“Time4Popcorn uses a centralized server system which can make it vulnerable to takedowns, backdoors and other malwarious code.”

The second issue is that the code used to build the app has been poorly attributed, according to the allegation. It apparently has not violated any laws, but certainly goes against precedent within the open source community. The use of the name “Popcorn Time” seems to be adding insult to injury, in terms of ripping off former developers.

Time4Popcorn has come back with their own response, which I will excerpt here: was the first available source on the Internet to download Popcorn Time after the original was taken down. We just went for it because we wanted to keep using this awesome program and allow all the other users to keep using it.
The enthusiastic responses came instantly after the launch, and taking the risk of sounding corny- they really touched us. We understood suddenly how much this project meant not only to us, but to thousands of people from all over the world. That’s when we really made the decision to take this project upon our selves and to make Popcorn Time the best live streaming app that ever existed. And to prove this, a week after we first launched we already managed to put TV series on our version of Popcorn Time, which was not an easy task.

We’re writing to defend ourselves against a group of developers who spend their time making accusations instead of working on an awesome project they took upon themselves.

This may sound radical, but these things they are doing in our perspective not only jeopardize our hard work, but maybe even the whole existence of Popcorn Time since potential users who want to download Popcorn Time see it’s “not safe” and withdraw from their plan all together.

As for the nonsense of “stealing” code from others and not giving credit:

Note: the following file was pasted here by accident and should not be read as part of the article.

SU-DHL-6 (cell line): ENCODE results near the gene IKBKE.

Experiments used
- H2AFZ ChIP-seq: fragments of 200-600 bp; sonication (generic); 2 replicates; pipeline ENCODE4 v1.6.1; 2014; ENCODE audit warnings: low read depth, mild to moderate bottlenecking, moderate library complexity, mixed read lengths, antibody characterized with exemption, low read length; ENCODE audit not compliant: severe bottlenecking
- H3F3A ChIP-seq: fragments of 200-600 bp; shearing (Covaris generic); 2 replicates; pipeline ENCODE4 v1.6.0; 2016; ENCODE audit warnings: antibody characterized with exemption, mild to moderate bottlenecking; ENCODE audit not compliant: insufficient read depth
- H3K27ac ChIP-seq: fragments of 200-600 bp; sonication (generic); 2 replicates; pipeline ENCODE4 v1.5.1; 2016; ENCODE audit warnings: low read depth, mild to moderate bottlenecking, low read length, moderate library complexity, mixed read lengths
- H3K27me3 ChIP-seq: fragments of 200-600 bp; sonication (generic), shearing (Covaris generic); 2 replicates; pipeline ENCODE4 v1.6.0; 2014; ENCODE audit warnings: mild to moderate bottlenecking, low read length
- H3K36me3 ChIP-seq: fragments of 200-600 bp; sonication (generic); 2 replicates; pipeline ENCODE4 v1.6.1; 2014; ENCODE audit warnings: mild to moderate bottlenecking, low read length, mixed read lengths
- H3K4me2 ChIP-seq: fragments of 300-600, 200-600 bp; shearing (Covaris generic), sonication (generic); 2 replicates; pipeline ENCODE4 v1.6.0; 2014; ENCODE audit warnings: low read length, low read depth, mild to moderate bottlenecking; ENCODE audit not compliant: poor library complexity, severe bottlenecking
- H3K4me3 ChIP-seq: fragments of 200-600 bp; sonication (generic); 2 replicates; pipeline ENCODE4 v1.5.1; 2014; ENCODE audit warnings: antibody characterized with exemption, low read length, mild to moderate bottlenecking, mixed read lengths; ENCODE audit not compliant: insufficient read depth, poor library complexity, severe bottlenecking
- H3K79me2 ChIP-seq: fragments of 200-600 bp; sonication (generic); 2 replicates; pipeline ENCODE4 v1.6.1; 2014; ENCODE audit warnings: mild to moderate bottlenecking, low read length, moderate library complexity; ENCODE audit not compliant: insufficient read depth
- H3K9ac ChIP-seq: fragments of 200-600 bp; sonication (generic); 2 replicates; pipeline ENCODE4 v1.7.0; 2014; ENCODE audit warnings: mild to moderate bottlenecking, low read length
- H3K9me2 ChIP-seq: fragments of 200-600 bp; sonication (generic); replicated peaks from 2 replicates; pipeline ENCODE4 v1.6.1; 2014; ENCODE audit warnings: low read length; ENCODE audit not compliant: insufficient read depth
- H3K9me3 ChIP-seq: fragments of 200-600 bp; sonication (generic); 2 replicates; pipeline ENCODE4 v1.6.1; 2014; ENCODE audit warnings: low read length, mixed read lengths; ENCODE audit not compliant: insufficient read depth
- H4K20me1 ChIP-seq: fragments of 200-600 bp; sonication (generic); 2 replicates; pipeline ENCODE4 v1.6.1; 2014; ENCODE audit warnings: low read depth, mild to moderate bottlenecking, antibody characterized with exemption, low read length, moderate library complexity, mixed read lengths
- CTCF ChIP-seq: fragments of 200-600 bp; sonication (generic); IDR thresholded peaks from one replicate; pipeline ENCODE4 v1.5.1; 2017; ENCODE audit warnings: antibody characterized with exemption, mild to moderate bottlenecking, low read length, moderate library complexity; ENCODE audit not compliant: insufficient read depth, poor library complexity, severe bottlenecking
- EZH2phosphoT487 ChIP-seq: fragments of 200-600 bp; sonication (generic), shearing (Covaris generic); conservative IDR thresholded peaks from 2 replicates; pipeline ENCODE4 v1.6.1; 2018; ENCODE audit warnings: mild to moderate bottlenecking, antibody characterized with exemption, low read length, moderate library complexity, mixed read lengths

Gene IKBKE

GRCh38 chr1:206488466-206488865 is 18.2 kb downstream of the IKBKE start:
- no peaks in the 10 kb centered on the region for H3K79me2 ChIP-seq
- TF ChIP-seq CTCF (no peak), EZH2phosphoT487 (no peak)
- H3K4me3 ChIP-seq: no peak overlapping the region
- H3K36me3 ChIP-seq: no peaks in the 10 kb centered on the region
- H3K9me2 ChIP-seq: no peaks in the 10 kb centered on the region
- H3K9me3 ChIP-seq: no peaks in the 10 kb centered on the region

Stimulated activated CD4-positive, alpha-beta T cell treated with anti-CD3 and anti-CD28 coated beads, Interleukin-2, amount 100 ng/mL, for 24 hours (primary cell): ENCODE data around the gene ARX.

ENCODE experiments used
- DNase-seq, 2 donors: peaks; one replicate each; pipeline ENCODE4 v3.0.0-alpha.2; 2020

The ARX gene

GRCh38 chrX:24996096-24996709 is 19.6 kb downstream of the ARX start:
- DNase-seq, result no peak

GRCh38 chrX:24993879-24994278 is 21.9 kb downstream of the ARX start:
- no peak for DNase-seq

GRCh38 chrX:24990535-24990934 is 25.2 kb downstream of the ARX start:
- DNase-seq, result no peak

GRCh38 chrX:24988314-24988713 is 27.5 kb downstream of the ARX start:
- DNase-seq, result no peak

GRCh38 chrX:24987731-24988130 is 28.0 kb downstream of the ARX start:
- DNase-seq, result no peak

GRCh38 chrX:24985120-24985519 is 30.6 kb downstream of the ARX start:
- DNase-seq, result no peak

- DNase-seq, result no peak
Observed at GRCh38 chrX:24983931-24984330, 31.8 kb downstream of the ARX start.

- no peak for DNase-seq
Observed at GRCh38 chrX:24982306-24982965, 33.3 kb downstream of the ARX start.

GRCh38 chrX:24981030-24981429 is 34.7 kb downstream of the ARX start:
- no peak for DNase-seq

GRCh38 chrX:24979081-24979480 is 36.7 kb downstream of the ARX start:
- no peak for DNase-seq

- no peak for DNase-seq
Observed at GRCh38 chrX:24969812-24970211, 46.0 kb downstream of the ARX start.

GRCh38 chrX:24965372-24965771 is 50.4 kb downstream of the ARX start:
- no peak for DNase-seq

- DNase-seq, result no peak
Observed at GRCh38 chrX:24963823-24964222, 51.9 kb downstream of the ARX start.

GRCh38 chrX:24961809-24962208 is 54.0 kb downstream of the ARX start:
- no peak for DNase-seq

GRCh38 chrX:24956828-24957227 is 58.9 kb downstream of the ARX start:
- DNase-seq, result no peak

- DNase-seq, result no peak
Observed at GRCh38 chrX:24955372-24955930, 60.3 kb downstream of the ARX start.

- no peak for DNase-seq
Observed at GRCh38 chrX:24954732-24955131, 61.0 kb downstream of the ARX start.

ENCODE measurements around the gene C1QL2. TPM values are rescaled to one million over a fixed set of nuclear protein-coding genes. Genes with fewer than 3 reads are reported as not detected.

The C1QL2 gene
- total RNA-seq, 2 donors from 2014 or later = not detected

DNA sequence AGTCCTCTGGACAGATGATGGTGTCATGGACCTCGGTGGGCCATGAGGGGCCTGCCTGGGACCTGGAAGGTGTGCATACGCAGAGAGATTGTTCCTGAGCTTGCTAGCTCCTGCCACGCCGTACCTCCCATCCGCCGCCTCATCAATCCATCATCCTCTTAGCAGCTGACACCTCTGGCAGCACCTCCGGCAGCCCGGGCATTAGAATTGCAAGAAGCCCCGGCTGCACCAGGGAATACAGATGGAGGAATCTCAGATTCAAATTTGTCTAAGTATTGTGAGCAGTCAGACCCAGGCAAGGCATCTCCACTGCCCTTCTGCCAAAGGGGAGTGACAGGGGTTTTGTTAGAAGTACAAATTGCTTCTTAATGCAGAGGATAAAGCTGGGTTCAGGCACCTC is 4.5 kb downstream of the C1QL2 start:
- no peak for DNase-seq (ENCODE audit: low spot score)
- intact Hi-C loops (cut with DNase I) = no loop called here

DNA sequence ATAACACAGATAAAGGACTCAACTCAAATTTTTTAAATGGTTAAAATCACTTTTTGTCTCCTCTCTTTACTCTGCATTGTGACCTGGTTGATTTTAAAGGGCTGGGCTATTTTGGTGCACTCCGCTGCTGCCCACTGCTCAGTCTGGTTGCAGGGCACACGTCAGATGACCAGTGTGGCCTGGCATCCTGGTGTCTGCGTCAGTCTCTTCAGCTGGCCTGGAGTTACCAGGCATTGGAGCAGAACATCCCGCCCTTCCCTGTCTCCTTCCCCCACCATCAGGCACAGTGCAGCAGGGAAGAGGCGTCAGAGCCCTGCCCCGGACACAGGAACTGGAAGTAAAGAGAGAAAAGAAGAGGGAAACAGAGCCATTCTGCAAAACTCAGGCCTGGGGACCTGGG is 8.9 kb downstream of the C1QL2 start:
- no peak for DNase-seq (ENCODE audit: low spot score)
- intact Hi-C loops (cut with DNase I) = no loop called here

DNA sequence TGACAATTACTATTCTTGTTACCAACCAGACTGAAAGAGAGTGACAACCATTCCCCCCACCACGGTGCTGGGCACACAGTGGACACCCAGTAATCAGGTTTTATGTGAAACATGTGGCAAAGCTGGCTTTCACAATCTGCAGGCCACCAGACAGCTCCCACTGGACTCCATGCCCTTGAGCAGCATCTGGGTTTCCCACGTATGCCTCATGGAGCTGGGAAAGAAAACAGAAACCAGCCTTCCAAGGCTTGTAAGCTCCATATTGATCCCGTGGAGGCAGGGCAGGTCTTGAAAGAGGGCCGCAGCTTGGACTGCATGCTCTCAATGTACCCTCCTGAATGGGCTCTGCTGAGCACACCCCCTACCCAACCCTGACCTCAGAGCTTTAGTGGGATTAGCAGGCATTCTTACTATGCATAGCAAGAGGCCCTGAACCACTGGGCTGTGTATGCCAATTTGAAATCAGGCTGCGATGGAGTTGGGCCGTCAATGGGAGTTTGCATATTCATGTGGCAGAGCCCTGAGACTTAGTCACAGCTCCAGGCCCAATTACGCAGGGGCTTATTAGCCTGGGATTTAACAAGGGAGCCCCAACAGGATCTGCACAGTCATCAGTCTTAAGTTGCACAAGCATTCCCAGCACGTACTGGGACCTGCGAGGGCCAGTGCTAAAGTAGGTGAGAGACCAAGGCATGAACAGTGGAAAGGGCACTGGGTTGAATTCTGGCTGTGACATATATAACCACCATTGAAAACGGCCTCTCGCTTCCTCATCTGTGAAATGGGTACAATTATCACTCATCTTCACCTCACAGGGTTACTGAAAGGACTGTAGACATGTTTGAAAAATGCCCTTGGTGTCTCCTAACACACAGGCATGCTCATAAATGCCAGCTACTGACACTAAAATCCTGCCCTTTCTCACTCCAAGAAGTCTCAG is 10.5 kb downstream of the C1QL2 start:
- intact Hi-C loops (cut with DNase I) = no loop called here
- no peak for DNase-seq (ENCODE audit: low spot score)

In the upcoming weeks, sooner than you think, time4popcorn will work for the first time on Windows XP. We will have Chromecast support, release an Android version, a smart TV version and everything else we wrote above.

In order to achieve all of this we had to develop the whole app over from scratch. The current Popcorn Time is built on technology called NodeWebkit which cannot support our vision, therefore we rebuilt everything from the ground up using Delphi, C++ and Javascript. This new, stronger version of Popcorn Time will also include a new video player which will support every video format out there, a thing that will enable our app to use every video torrent which exists on the web. It will also have a new cross-platform Bittorent engine.

All of these developments will be released as open source under GPL V3 license for the world to use.

Approx 2 months ago we released our version of Popcorn time called time4popcorn. On the top of our home page we wrote these words that are the most important for us: “this PopcornTime service will never be taken down”.
We see this as the first attempt to take us down, first out of many which with no doubt we are expected to receive down the road, so this is our first chance to prove these words we wrote and that we believe in:

We are not going to be taken down. We are here to stay.

Strong words indeed. Of course, there is nothing presently unsafe about Time4Popcorn and it is difficult as an outside observer to make strong declarations about the aforementioned “code nonsense.” If they have indeed rewritten so much, it seems quite odd that their publicly released code has been so close to matching other projects’ code. As the rest of the critique against them discusses, the way they have adapted the software is rather unsafe, even if they don’t have bad intentions.

“We are not going to be taken down. We are here to stay.”

The Time4Popcorn opponents are advocating for Flixtor as a good alternative, especially for Android users.

We don’t want to neglect to warn you that, at least in the United States, you are probably violating the law by using Popcorn Time or any of its variants. The original creators saw this as an ideological stand against anti-consumer copyright protections, and you might too; unfortunately, that won’t get you too far when the federal government comes knocking at your door. Bear in mind that the legality of the project is separate from the legality of the act of using it.

Please tread lightly!

Tags: Android Linux Mac Movies Piracy Technology Windows